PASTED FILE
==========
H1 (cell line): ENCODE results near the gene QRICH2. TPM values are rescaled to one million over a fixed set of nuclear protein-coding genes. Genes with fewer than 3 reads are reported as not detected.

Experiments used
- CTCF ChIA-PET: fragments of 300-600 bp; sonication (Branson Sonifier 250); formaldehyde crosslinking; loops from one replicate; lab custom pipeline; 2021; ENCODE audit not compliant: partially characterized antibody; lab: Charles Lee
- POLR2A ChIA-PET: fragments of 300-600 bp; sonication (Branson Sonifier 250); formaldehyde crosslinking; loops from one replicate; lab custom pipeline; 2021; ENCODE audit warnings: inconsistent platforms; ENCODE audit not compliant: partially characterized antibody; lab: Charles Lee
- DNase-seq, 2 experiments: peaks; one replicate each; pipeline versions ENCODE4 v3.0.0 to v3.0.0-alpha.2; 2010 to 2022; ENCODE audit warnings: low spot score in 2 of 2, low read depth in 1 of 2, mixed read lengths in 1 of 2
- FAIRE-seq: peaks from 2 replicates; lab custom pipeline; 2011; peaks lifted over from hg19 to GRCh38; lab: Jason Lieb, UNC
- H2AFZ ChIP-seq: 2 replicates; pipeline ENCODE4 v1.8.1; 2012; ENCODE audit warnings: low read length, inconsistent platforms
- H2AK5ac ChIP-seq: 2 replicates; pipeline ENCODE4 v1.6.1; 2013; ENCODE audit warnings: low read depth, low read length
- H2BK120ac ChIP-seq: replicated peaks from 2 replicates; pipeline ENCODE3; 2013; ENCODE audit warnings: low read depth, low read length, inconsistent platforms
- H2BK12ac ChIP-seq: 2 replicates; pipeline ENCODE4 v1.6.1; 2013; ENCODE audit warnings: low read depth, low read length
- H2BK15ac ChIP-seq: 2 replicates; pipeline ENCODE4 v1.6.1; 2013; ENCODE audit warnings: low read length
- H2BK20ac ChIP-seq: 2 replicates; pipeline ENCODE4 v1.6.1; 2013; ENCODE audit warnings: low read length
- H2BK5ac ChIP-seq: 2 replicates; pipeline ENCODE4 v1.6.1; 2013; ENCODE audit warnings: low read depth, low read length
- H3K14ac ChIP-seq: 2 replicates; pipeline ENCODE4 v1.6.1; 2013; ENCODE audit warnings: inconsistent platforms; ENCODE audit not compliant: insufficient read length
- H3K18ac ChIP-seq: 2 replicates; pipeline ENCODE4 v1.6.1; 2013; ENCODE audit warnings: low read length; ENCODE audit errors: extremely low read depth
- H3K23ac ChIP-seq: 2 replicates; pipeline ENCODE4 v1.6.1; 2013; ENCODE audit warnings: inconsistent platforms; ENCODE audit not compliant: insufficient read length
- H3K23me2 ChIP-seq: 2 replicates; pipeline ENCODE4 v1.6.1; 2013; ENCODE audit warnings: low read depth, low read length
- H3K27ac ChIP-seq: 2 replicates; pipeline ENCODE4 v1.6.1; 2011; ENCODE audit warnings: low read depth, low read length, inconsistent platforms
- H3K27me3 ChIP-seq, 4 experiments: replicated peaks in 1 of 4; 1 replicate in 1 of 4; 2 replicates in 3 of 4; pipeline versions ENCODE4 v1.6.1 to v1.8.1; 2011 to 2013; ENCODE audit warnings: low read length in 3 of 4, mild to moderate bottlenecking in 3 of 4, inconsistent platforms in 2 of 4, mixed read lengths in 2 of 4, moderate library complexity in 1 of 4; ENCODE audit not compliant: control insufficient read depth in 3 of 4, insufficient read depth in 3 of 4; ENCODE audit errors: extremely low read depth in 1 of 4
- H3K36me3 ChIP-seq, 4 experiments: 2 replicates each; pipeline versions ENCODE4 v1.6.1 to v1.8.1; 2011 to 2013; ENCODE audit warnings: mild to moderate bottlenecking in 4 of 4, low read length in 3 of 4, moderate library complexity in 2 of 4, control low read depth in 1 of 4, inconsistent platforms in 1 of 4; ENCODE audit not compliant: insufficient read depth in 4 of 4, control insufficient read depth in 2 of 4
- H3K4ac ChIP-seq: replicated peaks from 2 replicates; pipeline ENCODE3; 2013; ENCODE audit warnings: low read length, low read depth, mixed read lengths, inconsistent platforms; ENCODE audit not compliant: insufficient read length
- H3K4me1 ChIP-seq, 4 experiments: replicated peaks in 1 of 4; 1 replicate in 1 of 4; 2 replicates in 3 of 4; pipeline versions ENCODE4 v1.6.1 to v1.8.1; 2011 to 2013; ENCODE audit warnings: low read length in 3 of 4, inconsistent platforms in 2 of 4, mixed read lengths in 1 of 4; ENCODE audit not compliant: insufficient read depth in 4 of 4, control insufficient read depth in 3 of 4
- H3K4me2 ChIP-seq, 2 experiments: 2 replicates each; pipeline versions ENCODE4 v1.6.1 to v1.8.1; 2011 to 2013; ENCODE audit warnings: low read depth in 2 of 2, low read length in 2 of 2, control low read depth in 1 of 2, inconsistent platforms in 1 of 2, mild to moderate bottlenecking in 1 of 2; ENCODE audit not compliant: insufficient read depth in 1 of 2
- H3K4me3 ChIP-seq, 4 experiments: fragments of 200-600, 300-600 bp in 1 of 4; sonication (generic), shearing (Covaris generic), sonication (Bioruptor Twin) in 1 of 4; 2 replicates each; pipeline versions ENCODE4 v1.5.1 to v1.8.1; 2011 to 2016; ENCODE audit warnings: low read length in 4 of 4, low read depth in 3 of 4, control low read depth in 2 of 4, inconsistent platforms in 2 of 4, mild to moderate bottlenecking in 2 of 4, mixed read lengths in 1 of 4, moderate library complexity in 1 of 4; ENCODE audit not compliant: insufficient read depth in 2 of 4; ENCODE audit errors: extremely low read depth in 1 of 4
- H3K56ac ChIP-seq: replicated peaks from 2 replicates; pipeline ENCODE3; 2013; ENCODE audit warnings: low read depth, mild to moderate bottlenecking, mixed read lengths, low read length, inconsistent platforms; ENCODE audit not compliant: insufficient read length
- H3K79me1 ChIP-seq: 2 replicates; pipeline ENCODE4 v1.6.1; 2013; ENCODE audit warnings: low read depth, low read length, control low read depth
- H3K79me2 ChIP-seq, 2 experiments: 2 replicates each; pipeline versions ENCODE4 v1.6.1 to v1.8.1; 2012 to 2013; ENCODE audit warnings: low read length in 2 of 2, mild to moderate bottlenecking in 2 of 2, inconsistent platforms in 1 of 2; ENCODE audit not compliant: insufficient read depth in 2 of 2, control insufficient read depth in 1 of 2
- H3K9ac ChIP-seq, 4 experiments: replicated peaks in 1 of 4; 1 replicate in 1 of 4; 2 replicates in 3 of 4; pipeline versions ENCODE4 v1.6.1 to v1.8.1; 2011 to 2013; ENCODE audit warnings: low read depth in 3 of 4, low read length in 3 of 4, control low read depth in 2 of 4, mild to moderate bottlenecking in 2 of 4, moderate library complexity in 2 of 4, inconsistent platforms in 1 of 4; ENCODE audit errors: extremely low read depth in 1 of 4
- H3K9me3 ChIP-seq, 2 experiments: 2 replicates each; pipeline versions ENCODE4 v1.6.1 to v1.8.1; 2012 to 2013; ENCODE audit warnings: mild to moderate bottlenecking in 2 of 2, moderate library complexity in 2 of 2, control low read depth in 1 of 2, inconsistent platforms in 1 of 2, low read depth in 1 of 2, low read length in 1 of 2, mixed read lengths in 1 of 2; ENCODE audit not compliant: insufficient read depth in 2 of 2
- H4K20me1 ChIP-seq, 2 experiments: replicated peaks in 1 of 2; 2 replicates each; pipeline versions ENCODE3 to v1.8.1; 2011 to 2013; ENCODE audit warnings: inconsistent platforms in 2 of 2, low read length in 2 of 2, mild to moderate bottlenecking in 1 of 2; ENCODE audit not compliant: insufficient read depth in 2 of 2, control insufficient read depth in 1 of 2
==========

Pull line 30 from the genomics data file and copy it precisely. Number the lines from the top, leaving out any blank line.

- H4K20me1 ChIP-seq, 2 experiments: replicated peaks in 1 of 2; 2 replicates each; pipeline versions ENCODE3 to v1.8.1; 2011 to 2013; ENCODE audit warnings: inconsistent platforms in 2 of 2, low read length in 2 of 2, mild to moderate bottlenecking in 1 of 2; ENCODE audit not compliant: insufficient read depth in 2 of 2, control insufficient read depth in 1 of 2